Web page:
Thanks TRD i know what ill be looking for then laugh.gif i should have been looking around actually; anyone else know a great shoe to get my feet into or anyone else agree with trd on the pumas? (and hey; having good shoes leads to learning foot control leads to better stick control...so its on topic)

Posted by: fr86 Jun 6 2004, 02:03 PM
Um... revived for all the wrong reasons..

But, i got my leaners. =D

1 year 7 months late but i have it god damn it. gahahahaha, gonna try driving my buddies 86 soon. w00t2.gif

Posted by: sideways Jun 6 2004, 02:13 PM
Your one lucky mofo cool.gif you shall soon see why i love my 86

Posted by: fr86 Jun 6 2004, 02:25 PM
QUOTE (sidewaysgts @ Jun 6 2004, 02:13 PM)
Your one lucky mofo cool.gif you shall soon see why i love my 86

yeppers, also i will talk to they guy who has the 86 in my neighboor hood. I'm not gonna buy it if more then 1200 cause i know i can find one for that much here...

If i cant.. 4agze AW11 for me. =D

Posted by: sideways Jun 7 2004, 02:13 AM
lol man... where the hell are you that you can find an 86 for 1200? theres one on ebay, pretty stock with the exception of lights and seats goign for over 3000, and it wasnt even up for a day yet

Posted by: fr86 Jun 7 2004, 06:20 AM
In Edmonton. wink2.gif

I said before, some people dont know the value of what they have.

Posted by: Alex Jun 7 2004, 08:45 AM
QUOTE (sidewaysgts @ Jun 6 2004, 06:13 PM)
Your one lucky mofo cool.gif you shall soon see why i love my 86

I want to hear the opinion of a guy that's into cars and knows a true good car from a bad car, and I want him to never heard of the AE86. Then, I want him to drive it and give his full opinion on it. That'd be the true test.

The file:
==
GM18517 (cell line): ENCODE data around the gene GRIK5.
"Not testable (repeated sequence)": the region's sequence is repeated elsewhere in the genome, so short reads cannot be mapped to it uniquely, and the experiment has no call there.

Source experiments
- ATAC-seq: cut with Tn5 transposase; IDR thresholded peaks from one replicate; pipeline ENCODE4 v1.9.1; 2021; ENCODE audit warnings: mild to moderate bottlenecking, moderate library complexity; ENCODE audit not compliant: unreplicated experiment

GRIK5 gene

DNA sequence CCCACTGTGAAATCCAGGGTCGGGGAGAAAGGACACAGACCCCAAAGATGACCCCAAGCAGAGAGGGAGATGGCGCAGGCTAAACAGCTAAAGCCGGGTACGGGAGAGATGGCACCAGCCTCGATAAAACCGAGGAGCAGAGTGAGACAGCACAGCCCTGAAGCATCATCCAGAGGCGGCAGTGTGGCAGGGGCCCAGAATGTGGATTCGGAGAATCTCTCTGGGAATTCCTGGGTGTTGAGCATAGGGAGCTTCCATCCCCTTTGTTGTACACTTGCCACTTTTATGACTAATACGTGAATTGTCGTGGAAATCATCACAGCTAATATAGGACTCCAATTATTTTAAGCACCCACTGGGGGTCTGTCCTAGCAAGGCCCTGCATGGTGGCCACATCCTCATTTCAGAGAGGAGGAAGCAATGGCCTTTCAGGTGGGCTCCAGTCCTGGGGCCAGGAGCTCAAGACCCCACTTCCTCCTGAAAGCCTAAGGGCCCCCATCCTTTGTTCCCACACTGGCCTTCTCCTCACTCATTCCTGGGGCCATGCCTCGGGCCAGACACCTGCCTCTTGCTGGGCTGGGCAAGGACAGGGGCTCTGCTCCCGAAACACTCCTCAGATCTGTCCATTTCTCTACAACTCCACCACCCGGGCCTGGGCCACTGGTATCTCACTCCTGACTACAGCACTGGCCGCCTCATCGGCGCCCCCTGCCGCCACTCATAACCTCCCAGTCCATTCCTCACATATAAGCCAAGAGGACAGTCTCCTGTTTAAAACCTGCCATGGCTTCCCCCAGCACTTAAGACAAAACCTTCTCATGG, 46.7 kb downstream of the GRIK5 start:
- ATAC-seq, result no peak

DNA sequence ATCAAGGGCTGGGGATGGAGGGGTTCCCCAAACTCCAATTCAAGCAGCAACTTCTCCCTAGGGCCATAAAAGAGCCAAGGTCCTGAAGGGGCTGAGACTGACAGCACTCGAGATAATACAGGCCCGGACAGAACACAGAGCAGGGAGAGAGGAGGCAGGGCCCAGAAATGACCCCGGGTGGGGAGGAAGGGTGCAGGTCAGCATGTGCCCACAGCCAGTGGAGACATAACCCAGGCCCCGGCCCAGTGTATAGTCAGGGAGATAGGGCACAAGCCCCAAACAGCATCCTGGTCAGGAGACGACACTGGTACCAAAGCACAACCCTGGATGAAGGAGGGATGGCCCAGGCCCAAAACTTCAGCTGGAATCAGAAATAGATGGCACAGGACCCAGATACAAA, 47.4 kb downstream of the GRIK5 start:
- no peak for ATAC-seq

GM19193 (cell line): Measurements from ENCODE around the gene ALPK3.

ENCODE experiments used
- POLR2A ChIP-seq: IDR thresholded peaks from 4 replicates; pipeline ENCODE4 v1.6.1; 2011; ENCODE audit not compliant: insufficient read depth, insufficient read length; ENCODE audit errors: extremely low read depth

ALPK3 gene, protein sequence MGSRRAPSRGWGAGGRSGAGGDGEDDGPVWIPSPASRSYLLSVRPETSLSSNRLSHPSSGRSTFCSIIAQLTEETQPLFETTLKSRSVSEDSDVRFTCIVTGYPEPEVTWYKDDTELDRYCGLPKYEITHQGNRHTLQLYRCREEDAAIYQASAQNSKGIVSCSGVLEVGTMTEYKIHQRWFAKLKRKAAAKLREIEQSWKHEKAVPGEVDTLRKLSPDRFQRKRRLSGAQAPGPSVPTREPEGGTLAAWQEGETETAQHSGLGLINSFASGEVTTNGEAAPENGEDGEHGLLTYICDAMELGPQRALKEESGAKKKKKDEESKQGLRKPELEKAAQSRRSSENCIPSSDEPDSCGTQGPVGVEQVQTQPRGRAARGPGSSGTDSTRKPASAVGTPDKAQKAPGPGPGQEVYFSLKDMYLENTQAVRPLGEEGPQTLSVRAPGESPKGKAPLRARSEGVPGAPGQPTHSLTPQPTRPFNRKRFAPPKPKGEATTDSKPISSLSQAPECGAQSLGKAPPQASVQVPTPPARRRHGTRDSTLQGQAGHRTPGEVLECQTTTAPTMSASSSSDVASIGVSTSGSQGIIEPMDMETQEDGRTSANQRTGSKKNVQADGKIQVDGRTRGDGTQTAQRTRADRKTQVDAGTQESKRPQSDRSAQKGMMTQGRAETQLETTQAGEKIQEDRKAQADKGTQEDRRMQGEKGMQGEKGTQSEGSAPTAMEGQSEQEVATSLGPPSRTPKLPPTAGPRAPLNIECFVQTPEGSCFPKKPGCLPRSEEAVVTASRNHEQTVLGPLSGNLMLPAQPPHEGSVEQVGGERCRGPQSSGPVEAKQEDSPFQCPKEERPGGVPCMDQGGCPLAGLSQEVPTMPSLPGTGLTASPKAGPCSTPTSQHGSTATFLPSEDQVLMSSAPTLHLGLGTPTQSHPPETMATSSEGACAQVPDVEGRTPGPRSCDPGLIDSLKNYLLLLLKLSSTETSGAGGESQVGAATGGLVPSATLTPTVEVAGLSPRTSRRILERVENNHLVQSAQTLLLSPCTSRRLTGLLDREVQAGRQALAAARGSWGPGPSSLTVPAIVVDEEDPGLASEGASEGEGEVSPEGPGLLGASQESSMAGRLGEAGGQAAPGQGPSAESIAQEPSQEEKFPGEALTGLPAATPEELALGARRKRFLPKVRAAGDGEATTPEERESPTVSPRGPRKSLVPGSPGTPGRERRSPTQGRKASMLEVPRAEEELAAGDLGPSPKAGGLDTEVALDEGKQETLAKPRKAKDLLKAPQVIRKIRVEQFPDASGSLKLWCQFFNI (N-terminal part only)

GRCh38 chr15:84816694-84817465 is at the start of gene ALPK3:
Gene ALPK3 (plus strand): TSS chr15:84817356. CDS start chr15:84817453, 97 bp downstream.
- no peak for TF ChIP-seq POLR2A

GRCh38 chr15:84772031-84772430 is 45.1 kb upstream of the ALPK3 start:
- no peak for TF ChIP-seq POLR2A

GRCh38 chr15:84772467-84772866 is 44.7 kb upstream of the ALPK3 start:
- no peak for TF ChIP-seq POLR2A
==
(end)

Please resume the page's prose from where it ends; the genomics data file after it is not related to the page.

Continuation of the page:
Posted by: sideways Jun 7 2004, 09:59 AM
As ive said before, about 10% of the people with an 86 dont know what they have.. but thats getting rarer and rarer as people find these people laugh.gif All i can really say is good luck onthe hunt buddy; around me, you MAY find a gem like that.. but on average youll have to pay about 3000 bucks for it... one just went in the paper, 3995...

Posted by: Trey Ayanami Jun 20 2004, 05:04 PM
I was looking at an sr5 about a month back in our local lot for about 1800, not as great as the ae but you can always spend and tweak it... but cash is always the setback sad.gif

Posted by: sideways Jun 20 2004, 10:27 PM
Tweak it? man that sr5 isnt worth your money.

the 3au (i think thats it) is a carbed engine that pumps out an incredible 90 horsepower, the suspension is way too soft to do anything with it. You try and lowwer it on those shock like yo ucould with a normal 86 youd be hitting your car agaisnt it self from the leaning it would be doing. the option for LSD was never given to it. And the back brakes are drum brakes, instead of disk brakes.

The car, to make this even on par with an 86, is WAY too much..

Posted by: TRD-hachi-roku Jul 15 2004, 10:09 PM
gts conversion...

Posted by: fr86 Jul 15 2004, 10:15 PM
f**k, anything over 1k canadian is way to much money for even corolla gts.

If u get a 86 during the craze u are just wasting your money. Any other sporty car for 1800 will kill the 86 no question asked.

1800 for sr5!?!?! mite as well flush your money down the toilet!!!

edit: again i dont hate 86, i like i like!!! But their "value" during the craze is ridicoules!!!!

Posted by: sideways Jul 16 2004, 12:28 PM
Gts conversion isnt worth it, youll spend more in the long run then if you just went and straight out bought a gts